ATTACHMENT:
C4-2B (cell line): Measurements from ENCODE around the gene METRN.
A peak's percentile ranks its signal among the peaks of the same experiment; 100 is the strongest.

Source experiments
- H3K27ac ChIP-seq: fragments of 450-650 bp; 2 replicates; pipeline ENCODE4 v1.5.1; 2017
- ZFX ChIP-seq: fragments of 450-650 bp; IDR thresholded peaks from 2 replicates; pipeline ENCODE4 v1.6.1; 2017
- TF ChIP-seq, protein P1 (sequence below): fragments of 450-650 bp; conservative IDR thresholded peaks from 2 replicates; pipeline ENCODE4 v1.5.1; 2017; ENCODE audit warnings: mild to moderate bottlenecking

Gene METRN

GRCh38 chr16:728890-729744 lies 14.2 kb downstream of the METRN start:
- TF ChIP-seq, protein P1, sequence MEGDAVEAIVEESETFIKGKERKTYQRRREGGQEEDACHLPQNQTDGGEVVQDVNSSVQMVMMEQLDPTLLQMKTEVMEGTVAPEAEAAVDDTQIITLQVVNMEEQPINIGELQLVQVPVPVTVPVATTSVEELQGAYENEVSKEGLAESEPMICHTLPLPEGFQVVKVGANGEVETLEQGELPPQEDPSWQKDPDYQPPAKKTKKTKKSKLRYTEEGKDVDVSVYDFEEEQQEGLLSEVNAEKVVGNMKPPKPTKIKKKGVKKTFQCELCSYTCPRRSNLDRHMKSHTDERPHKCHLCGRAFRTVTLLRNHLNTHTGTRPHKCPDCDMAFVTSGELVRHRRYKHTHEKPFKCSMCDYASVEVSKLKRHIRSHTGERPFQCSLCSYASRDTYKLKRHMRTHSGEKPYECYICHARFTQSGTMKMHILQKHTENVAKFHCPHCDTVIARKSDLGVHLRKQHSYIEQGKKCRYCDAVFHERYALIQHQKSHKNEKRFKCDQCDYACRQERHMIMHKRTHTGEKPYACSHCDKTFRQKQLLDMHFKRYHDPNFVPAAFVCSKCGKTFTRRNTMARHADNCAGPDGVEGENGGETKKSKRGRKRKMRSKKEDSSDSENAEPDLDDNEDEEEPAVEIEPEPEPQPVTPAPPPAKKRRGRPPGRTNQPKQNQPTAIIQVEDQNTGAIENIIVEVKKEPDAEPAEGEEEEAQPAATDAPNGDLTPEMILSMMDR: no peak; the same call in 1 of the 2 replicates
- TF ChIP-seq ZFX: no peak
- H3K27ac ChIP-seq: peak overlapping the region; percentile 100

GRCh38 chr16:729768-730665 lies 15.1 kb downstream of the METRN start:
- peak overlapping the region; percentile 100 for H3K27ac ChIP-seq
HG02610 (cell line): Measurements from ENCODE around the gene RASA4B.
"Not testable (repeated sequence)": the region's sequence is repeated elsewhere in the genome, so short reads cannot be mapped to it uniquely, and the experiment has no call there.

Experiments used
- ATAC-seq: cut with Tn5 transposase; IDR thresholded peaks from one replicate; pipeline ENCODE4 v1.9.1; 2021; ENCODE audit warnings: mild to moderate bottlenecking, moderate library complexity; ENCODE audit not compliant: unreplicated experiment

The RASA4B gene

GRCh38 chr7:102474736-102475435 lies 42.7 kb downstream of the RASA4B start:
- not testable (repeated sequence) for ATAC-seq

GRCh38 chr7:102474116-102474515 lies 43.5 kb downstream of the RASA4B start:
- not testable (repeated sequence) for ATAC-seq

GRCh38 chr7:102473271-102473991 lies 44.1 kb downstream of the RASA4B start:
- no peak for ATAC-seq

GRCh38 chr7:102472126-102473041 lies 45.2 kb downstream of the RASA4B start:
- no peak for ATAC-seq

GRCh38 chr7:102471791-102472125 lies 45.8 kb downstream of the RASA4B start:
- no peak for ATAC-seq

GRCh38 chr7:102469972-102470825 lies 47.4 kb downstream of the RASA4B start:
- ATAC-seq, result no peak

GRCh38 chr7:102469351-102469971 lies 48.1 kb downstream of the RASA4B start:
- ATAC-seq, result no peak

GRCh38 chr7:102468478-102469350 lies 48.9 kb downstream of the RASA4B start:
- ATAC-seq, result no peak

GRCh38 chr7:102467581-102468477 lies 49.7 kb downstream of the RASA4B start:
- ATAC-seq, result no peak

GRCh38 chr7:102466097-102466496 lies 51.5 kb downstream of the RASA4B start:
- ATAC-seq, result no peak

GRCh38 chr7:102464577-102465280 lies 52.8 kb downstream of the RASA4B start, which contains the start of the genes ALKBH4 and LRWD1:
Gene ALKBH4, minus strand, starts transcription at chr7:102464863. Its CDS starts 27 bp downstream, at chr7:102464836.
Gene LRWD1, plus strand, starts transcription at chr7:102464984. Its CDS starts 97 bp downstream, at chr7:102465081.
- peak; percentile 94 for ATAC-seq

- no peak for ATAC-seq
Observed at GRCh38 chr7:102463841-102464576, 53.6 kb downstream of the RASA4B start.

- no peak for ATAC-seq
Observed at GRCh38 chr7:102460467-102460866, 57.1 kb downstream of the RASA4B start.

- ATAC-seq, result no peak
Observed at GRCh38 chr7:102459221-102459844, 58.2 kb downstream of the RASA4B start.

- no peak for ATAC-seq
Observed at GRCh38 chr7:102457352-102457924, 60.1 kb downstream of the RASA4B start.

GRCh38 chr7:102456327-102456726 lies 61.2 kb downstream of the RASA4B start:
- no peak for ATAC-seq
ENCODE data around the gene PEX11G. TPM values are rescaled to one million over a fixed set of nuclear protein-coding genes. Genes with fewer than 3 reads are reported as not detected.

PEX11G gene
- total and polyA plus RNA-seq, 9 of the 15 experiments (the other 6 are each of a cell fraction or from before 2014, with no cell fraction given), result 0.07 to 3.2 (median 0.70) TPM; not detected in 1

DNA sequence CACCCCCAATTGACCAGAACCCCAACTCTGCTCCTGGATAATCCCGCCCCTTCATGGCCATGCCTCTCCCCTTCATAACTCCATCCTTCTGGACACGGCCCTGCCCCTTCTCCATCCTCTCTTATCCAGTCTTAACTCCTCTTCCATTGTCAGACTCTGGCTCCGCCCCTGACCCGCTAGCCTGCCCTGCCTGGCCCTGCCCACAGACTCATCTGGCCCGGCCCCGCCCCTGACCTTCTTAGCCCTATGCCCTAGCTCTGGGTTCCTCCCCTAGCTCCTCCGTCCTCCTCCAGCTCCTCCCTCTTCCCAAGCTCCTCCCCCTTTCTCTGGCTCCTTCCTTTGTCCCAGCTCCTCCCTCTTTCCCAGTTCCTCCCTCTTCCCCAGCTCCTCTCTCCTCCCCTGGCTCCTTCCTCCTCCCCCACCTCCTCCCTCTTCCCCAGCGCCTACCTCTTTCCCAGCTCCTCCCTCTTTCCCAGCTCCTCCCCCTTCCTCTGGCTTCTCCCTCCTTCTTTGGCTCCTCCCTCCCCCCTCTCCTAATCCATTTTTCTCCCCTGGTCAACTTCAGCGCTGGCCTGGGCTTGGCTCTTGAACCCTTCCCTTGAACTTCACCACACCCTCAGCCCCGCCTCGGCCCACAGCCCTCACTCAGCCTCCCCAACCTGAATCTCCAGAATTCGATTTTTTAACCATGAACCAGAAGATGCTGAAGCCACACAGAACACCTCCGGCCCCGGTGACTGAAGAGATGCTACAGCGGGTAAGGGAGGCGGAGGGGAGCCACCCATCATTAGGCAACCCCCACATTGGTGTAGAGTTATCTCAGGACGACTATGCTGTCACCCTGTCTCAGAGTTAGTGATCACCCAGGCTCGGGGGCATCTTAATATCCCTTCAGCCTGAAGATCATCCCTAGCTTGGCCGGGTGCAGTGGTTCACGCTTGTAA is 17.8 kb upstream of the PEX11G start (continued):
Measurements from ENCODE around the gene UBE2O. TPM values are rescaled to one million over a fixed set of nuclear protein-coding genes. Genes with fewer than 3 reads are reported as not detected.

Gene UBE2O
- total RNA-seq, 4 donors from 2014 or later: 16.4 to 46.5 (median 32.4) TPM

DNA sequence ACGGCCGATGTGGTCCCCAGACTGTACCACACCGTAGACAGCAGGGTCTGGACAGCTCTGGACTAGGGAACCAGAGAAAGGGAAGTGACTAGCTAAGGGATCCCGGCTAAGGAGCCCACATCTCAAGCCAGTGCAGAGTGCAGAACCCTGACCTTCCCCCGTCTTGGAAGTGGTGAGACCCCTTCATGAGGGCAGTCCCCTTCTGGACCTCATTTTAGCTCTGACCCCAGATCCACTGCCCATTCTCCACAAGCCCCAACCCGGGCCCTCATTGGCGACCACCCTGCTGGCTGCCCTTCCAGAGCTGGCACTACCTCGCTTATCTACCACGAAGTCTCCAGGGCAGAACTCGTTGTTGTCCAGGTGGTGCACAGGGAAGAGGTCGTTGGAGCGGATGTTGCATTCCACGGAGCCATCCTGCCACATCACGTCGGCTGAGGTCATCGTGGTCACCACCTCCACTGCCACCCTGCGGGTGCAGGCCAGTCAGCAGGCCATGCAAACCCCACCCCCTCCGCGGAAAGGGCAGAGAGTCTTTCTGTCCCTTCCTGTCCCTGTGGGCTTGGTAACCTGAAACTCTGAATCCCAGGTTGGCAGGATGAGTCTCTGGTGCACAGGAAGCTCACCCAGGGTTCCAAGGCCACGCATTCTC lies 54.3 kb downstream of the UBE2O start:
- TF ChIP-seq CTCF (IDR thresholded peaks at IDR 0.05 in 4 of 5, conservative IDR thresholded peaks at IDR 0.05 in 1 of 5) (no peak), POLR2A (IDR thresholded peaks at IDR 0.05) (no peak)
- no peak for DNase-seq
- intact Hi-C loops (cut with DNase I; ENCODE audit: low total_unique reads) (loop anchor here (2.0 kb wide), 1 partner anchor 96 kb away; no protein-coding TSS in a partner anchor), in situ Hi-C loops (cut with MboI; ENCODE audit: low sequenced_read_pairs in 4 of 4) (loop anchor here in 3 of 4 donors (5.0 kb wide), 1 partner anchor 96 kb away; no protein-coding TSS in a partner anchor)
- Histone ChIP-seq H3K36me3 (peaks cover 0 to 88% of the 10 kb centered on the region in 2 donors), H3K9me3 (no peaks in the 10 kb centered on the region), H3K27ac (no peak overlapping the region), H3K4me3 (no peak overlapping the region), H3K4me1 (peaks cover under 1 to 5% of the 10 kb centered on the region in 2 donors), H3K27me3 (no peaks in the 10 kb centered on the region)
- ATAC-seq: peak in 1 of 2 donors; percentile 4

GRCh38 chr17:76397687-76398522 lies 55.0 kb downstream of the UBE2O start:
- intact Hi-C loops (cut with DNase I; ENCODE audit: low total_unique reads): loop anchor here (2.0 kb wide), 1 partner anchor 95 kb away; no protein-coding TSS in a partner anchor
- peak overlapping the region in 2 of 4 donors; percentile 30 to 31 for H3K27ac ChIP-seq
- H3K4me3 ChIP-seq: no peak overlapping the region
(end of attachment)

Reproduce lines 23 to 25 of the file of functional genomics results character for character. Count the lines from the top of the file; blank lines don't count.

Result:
GRCh38 chr7:102473271-102473991 lies 44.1 kb downstream of the RASA4B start:
- no peak for ATAC-seq

GRCh38 chr7:102472126-102473041 lies 45.2 kb downstream of the RASA4B start: